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A 26-year-old Lithuanian man with type 1 diabetes, diagnosed at aged 14, presented to the emergency department with shortness of breath as well as left flank pain. The patient was taking a basal-bolus (Actrapid/Lantus) regimen of insulin and had no other medical conditions. The patient was found to be in diabetic ketoacidosis (blood glucose level 21 mmol/L, pH 7.10) and diagnosed with chest sepsis based on bilateral consolidation on a chest X-ray. The patient was admitted to the high dependency unit and treated empirically with intravenous flucloxacillin and ceftriaxone. Blood cultures grew a fully sensitive Staphylococcus aureus. The patient’s flank pain failed to improve and on day 3 of admission CT of the abdomen and pelvis demonstrated a left 4.9 cm intermedius muscle abscess (figure 1). There were additional small focal collections in the left psoas, right psoas and right erector spinae muscle. Radiologically guided aspiration of the left intermedius collection demonstrated the same S. aureus growth. Echocardiogram, as well as tests for HIV, blood film and tuberculosis, was normal.
On day 14 of admission the patient reported poor vision in the left eye which on further enquiry had been present at the time of his original presentation. Examination of the left eye demonstrated perception of hand movements only, 2+ anterior and vitreous cells and a subretinal abscess (figure 2A). Optical coherence tomography (OCT; figure 2B) demonstrated an atrophic retina, consistent with a partially treated subretinal abscess. The right eye was normal.
The patient was continued on intravenous antibiotics and initiated on topical steroid eye treatment. The patient was not treated with intravitreal treatment given the resolving nature of the abscess, poor prognosis based on OCT and delayed presentation. The patient was discharged on day 20 on continued oral antibiotics for the resolving intramuscular collections. Follow-up demonstrated complete resolution of the intramuscular collections and a stable, counting fingers, vision 6 months after presentation.
Endogenous bacterial endophthalmitis (EBE) is a rare but severe intraocular infection which comprises 2%–8% of all causes of endophthalmitis.1 Jackson et al reported on a case series of 342 eyes and found that S. aureus is the most common Gram-positive causative organism and the second most common overall after Klebsiella pneumoniae.1 Patients often present with blurred vision and pain. Despite the severity of the condition the diagnosis is often delayed, with a mean delay of 3.2 days.1 Delay in diagnosis, as was the case with the above patient, is a poor prognostic indicator.2 Other poor prognostic indicators include poor initial visual acuity, centrally located lesions, presence of a hypopyon, and rapid onset of symptoms, unilateral involvement and panophthalmitis.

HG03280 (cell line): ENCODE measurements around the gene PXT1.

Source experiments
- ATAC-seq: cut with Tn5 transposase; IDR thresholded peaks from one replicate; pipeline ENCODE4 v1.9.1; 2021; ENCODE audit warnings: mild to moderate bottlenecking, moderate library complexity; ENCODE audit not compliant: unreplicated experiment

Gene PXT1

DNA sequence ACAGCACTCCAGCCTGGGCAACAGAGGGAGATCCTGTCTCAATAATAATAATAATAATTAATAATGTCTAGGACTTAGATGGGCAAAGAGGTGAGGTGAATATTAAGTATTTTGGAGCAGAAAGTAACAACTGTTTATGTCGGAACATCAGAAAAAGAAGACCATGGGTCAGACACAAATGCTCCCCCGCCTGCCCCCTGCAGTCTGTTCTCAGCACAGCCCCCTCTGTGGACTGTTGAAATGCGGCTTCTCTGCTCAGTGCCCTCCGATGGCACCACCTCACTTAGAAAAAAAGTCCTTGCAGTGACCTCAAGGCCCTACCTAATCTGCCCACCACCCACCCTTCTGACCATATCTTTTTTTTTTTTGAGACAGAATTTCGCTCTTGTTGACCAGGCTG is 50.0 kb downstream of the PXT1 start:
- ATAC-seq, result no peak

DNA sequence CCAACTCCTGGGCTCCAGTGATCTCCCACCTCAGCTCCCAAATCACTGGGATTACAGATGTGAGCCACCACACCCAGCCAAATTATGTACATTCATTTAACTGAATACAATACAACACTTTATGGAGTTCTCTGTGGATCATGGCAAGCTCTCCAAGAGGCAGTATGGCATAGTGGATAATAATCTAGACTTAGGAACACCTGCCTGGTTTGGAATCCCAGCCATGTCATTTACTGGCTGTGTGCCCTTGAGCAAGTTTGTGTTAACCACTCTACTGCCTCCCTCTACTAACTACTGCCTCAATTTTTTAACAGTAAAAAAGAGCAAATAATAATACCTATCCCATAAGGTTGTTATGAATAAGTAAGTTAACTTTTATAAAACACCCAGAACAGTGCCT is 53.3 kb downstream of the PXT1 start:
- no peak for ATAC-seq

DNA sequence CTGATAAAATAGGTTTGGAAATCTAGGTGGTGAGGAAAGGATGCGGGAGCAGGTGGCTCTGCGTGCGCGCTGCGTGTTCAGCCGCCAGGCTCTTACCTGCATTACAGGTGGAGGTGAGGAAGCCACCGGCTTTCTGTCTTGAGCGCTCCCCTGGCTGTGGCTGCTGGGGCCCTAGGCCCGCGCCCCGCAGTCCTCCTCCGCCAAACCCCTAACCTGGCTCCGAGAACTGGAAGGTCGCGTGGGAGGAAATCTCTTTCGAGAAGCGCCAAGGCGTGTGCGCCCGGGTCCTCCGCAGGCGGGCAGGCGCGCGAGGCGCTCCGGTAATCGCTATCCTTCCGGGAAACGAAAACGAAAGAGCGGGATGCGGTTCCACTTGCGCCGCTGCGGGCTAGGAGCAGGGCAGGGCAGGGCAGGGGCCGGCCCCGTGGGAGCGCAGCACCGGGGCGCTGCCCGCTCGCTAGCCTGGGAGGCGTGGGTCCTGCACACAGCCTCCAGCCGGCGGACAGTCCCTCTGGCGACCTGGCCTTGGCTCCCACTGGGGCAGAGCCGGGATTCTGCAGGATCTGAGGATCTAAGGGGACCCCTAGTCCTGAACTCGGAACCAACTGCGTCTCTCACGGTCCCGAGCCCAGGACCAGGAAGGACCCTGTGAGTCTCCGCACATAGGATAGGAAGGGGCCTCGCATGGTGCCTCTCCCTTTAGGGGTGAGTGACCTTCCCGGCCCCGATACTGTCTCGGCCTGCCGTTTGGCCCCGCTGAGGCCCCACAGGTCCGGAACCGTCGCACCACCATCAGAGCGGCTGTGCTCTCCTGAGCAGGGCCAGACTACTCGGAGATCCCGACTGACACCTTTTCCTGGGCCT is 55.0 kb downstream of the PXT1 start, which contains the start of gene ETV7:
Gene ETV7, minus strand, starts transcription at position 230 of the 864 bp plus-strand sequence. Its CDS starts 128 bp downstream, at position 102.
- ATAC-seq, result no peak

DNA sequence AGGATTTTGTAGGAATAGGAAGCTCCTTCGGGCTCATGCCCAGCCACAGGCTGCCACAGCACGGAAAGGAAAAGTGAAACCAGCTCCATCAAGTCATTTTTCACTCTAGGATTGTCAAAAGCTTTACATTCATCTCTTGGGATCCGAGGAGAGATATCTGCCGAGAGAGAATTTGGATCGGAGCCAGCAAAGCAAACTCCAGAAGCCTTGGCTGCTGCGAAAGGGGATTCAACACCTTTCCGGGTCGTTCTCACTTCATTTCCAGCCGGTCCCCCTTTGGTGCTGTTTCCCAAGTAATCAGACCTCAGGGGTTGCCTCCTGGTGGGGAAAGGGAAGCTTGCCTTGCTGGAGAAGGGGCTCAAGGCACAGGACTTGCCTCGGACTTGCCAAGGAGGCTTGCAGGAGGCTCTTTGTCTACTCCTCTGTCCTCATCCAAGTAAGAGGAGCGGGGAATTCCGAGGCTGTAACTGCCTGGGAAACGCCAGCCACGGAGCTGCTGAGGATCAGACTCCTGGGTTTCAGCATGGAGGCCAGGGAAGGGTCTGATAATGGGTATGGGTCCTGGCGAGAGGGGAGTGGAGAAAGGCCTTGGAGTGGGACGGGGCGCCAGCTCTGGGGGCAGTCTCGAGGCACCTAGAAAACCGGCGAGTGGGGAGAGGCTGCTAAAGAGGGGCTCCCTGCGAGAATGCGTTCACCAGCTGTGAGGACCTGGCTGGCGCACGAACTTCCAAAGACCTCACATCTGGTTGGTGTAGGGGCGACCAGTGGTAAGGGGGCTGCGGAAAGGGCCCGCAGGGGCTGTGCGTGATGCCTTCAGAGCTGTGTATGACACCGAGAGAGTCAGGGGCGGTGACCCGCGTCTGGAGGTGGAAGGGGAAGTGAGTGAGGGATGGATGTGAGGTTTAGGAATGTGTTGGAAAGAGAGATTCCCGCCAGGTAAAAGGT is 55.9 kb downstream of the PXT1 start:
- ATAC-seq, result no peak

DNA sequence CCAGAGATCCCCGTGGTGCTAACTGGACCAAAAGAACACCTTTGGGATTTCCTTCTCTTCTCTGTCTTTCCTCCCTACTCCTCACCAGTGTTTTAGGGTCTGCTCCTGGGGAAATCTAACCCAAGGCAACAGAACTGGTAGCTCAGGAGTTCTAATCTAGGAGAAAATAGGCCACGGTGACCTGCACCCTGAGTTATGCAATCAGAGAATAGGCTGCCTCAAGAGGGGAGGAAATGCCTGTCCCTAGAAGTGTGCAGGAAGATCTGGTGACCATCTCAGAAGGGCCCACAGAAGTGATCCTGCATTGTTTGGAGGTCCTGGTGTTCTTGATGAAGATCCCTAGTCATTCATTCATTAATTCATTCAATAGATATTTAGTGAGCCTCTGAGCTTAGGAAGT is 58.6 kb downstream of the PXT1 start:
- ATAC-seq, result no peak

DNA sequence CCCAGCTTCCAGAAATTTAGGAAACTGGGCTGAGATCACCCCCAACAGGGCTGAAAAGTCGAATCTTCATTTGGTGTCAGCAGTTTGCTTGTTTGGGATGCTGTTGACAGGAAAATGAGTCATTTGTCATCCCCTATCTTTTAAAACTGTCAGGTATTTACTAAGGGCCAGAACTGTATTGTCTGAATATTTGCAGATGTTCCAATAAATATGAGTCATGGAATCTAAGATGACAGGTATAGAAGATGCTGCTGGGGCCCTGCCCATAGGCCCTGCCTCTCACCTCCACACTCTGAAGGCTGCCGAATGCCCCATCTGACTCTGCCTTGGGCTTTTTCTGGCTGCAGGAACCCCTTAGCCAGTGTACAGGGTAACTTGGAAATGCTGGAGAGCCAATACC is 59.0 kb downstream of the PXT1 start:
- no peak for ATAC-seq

Risk factors for the development of EBE include hospitalisation, diabetes, immunosuppression, urinary tract infection, neutropenia, HIV, intravenous drug use and indwelling catheters.2 It has been suggested that diabetes induces increased blood-retinal barrier permeability and subsequent risk of development of EBE.3
Identification of the causative organism in EBE can be achieved through a combination of blood cultures and intravitreal sampling with respective sensitivities of these methods being 56% and 58%.1
Treatment of the condition involves a combination of intravitreal and intravenous antibiotics as well as intravitreal dexamethasone with a consideration of vitrectomy.1 Prognosis of EBE remains poor with 59% of eyes achieving hand movements vision or worse. Nineteen per cent requires enucleation or evisceration. OCT, as with this case, is a useful tool in assessing visual prognosis. Mortality from systemic involvement of the infection in EBE is 4%.1
Diabetes mellitus is a significant risk factor for endogenous endophthalmitis.
Late diagnosis and treatment significantly reduces the prognosis of the disease.
Assessment of vision in all systematically unwell patients is important for early diagnosis of endogenous bacterial endophthalmitis.
Contributors JPH was solely responsible for this case report in its entirety.
Funding The authors have not given a specific grant for this research from any funding agency in the public, commercial or not-for-profit sectors.
Competing interests None declared.
Patient consent Obtained.
Provenance and peer review Not commissioned; externally peer reviewed.
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